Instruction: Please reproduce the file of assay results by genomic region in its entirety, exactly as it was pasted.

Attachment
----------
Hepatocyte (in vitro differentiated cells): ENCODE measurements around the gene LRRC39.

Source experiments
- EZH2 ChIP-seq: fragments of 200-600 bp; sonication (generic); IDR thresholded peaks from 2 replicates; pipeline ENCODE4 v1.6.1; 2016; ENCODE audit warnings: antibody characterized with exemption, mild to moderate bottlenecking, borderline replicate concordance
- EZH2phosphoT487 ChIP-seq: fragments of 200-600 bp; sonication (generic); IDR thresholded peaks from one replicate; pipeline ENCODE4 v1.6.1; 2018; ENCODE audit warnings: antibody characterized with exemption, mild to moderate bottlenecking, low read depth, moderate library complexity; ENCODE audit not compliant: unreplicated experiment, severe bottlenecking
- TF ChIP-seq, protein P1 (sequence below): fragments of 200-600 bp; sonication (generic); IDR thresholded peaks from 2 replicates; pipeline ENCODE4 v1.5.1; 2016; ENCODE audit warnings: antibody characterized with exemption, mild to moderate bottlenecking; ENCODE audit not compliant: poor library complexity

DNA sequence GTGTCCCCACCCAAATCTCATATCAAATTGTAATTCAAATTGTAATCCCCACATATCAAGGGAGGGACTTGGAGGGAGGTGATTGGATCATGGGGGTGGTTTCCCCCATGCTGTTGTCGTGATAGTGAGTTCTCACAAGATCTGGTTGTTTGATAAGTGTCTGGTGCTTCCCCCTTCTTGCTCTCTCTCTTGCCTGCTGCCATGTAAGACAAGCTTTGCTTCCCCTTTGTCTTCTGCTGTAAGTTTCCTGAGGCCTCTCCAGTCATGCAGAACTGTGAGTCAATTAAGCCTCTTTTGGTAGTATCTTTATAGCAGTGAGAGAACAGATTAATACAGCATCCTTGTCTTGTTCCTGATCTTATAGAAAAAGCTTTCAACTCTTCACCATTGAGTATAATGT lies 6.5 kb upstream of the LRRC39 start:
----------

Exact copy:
Hepatocyte (in vitro differentiated cells): ENCODE measurements around the gene LRRC39.

Source experiments
- EZH2 ChIP-seq: fragments of 200-600 bp; sonication (generic); IDR thresholded peaks from 2 replicates; pipeline ENCODE4 v1.6.1; 2016; ENCODE audit warnings: antibody characterized with exemption, mild to moderate bottlenecking, borderline replicate concordance
- EZH2phosphoT487 ChIP-seq: fragments of 200-600 bp; sonication (generic); IDR thresholded peaks from one replicate; pipeline ENCODE4 v1.6.1; 2018; ENCODE audit warnings: antibody characterized with exemption, mild to moderate bottlenecking, low read depth, moderate library complexity; ENCODE audit not compliant: unreplicated experiment, severe bottlenecking
- TF ChIP-seq, protein P1 (sequence below): fragments of 200-600 bp; sonication (generic); IDR thresholded peaks from 2 replicates; pipeline ENCODE4 v1.5.1; 2016; ENCODE audit warnings: antibody characterized with exemption, mild to moderate bottlenecking; ENCODE audit not compliant: poor library complexity

DNA sequence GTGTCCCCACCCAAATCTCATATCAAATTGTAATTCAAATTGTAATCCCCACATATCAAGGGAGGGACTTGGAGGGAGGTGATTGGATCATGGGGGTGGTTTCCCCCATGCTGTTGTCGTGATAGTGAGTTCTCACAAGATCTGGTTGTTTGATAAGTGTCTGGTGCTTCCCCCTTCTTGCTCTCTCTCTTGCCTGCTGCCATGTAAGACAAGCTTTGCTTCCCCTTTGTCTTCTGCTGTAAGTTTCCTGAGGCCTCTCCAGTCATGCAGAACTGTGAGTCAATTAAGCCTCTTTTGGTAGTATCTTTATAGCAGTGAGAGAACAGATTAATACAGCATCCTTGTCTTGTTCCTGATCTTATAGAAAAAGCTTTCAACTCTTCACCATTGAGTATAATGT lies 6.5 kb upstream of the LRRC39 start: